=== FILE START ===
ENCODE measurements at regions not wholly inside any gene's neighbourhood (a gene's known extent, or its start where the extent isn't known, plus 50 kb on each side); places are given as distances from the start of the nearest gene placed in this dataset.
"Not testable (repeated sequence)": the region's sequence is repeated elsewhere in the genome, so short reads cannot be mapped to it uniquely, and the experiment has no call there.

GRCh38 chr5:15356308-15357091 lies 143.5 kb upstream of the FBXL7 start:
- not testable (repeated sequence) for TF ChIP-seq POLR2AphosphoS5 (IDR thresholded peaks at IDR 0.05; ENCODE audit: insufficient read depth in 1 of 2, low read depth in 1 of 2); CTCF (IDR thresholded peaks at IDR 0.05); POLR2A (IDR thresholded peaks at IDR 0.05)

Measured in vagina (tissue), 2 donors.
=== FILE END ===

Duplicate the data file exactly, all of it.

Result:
ENCODE measurements at regions not wholly inside any gene's neighbourhood (a gene's known extent, or its start where the extent isn't known, plus 50 kb on each side); places are given as distances from the start of the nearest gene placed in this dataset.
"Not testable (repeated sequence)": the region's sequence is repeated elsewhere in the genome, so short reads cannot be mapped to it uniquely, and the experiment has no call there.

GRCh38 chr5:15356308-15357091 lies 143.5 kb upstream of the FBXL7 start:
- not testable (repeated sequence) for TF ChIP-seq POLR2AphosphoS5 (IDR thresholded peaks at IDR 0.05; ENCODE audit: insufficient read depth in 1 of 2, low read depth in 1 of 2); CTCF (IDR thresholded peaks at IDR 0.05); POLR2A (IDR thresholded peaks at IDR 0.05)

Measured in vagina (tissue), 2 donors.